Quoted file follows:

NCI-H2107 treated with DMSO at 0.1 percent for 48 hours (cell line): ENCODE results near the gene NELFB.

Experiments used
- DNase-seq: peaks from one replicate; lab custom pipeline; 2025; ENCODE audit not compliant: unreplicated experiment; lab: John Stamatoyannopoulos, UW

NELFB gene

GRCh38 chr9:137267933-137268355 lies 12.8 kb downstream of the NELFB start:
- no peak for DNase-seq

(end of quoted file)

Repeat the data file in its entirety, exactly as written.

NCI-H2107 treated with DMSO at 0.1 percent for 48 hours (cell line): ENCODE results near the gene NELFB.

Experiments used
- DNase-seq: peaks from one replicate; lab custom pipeline; 2025; ENCODE audit not compliant: unreplicated experiment; lab: John Stamatoyannopoulos, UW

NELFB gene

GRCh38 chr9:137267933-137268355 lies 12.8 kb downstream of the NELFB start:
- no peak for DNase-seq